Contraception Methods - Pros and Cons

There are many different types of contraception, and they vary in how effective they are at preventing pregnancy, how much they cost, how easy they are to use, and whether they also protect against sexually transmitted infection (STI). Together, you and your partner should figure out the best choice for the two of you. Whatever type of contraception one of you uses can influence the health of both people in the relationship. 

As with most things, there are pros and cons to all forms of contraception. Here are some of the most commonly used forms of birth control and their benefits and downfalls:

Birth Control Pill (*Success Rate with Typical Use: 91%)


  • Very effective against pregnancy if used correctly
  • Makes menstrual periods more regular and lighter
  • Decreases menstrual cramps and acne
  • Makes you less likely to get ovarian and uterine cancer, pelvic inflammatory disease, ovarian cysts, and anemia
  • Doesn’t interrupt sexual activity


  • Doesn’t protect against STIs
  • Depending on your insurance, your birth control may be free or there may be a co-pay.
  • Need to remember to take every day at the same time
  • Can’t be used by women with certain medical problems or by women taking certain medications
  • Can occasionally cause side effects such as nausea, increased appetite, headaches, and, very rarely, blood clots
  • Need a prescription
  • Still need condoms to lower the risk of STIs

Intra-Uterine Device (IUD) (*Success Rate with Typical Use: 99%)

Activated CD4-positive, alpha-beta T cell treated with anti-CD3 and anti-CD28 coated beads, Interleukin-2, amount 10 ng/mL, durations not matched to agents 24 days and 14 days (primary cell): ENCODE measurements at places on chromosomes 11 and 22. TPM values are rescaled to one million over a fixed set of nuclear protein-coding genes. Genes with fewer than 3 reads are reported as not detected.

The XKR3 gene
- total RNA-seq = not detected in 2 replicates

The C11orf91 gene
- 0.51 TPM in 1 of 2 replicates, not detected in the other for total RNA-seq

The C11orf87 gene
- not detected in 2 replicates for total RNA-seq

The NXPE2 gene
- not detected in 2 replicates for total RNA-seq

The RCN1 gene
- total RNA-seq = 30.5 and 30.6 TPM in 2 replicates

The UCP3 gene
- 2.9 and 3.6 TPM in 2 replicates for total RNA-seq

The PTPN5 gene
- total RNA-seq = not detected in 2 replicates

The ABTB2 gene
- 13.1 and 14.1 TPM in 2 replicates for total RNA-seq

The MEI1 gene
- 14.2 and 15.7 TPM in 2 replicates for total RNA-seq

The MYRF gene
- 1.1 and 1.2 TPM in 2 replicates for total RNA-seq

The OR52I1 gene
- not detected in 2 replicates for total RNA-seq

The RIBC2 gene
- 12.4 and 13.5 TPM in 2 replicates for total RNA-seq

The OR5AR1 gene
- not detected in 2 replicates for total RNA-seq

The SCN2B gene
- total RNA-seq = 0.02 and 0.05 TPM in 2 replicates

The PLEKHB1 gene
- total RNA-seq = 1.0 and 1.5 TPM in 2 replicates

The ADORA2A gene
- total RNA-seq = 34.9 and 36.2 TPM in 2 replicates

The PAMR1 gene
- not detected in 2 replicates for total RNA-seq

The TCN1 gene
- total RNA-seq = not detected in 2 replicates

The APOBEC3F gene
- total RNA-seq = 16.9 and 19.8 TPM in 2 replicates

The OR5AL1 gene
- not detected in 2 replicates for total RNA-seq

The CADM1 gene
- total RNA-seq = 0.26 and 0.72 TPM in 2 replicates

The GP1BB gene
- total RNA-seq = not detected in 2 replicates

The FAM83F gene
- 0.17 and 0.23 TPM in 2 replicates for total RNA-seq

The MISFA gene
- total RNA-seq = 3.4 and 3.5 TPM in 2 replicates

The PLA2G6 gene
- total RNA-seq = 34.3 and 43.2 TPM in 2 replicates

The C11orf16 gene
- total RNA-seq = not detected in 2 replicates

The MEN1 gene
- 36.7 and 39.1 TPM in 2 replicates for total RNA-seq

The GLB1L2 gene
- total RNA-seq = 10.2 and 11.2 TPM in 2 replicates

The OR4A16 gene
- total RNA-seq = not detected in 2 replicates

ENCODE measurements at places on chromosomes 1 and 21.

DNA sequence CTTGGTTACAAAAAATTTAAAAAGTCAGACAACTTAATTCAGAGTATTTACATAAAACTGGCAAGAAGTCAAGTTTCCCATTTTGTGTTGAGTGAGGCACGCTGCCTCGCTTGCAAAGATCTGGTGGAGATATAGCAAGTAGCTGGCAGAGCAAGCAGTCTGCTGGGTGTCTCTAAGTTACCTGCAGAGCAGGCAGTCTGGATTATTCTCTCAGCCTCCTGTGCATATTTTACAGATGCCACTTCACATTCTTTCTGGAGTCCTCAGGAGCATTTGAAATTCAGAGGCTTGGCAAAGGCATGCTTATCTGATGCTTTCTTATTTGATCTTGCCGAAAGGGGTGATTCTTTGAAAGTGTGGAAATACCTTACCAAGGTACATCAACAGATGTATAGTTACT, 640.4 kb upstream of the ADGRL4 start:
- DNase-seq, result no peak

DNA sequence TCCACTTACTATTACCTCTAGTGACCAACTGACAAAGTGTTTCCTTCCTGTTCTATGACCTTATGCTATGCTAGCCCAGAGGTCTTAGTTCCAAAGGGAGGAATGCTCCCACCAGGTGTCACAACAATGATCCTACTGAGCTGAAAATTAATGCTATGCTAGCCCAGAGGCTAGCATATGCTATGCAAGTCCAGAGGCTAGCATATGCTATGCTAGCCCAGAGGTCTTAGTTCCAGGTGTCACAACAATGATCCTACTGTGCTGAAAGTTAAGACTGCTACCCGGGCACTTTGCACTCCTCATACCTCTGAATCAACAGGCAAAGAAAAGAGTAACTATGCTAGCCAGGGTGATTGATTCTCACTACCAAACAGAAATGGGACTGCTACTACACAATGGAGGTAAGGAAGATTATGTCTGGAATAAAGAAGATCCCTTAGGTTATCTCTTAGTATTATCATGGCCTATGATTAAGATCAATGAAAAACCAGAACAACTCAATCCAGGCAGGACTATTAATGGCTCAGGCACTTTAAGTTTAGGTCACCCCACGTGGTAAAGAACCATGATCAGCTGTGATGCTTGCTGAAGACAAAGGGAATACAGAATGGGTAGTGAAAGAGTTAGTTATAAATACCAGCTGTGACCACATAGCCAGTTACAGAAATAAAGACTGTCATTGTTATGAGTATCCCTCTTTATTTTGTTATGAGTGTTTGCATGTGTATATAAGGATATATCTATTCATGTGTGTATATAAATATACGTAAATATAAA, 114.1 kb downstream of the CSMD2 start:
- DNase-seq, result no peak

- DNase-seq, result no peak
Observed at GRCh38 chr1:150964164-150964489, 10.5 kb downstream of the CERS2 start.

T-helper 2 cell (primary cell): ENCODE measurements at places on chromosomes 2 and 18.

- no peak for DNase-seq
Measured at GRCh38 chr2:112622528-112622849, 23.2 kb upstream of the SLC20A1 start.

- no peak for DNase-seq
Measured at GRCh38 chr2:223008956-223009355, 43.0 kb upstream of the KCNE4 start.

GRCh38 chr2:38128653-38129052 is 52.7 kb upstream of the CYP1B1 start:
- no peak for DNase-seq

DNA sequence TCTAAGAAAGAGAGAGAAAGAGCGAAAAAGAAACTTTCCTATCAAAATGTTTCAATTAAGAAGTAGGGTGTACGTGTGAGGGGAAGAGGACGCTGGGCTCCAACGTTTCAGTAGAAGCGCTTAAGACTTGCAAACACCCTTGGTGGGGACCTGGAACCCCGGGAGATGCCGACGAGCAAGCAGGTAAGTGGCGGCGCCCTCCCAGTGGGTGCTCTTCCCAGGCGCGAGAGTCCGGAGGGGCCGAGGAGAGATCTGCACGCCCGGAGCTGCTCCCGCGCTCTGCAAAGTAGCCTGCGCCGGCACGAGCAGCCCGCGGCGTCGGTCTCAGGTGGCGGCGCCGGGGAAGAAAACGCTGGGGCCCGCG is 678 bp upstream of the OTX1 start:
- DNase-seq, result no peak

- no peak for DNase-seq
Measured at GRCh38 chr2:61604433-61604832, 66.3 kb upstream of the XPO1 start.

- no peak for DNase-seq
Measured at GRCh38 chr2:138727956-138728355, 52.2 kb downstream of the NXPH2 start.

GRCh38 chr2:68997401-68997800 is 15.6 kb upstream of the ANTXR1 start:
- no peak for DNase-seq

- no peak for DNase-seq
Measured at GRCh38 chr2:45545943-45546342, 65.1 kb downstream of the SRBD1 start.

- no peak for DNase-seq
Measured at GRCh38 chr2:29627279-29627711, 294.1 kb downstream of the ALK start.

• Very effective against pregnancy
  • Provide protection against pregnancy if in place in your uterus- protects as soon as inserted (so don’t need to remember to use contraception if you have sexual intercourse)
  • Doesn’t need daily attention- just need to check to make sure in place at least once a month at time of menstrual period
  • Comfortable- you and your partner cannot feel the IUD, although you partner may feel the string
  • The levonorgestrel IUD (Mirena, Skyla) lessens menstrual flow and can be used to treat heavy periods
  • Can be removed at any time and you can get pregnant right after removal


  • Doesn’t protect against STIs and shouldn’t be selected if high risk of STI
  • Needs to be inserted by a health care provider
  • Can fall out or can rarely puncture the uterus
  • The copper IUD can have side effects such as menstrual cramping, longer and/or heavier menstrual periods, and spotting between menstrual periods
  • Slightly higher risk for infection in the first 20 days after insertion

Hormonal Implants (*Success Rate with Typical Use: 99%)


  • Long-term method of birth control (protects against pregnancy for 3 years after insertion–it can be removed by a health care provider when you want, or you can wait for 3 years when it’s time for a change of implant)
  • Very effective against pregnancy
  • May cause light or no menstrual periods


  • Doesn’t protect against STIs
  • Requires minor surgery and insertion of the tiny rod(s) underneath the skin
  • Requires minor surgery to remove device
  • Can cause side effects such as irregular menstrual periods, depression, nervousness, hair loss, and weight gain
  • Could get infection at area where capsule is implanted
  • Can’t be used by women with certain medical conditions and by women who use certain medications

These are only a few of the contraceptive methods available. If you are interested in starting, changing, or exploring your options for birth control, schedule an appointment with any of our doctors. We can help you find the right solution that fits your unique needs.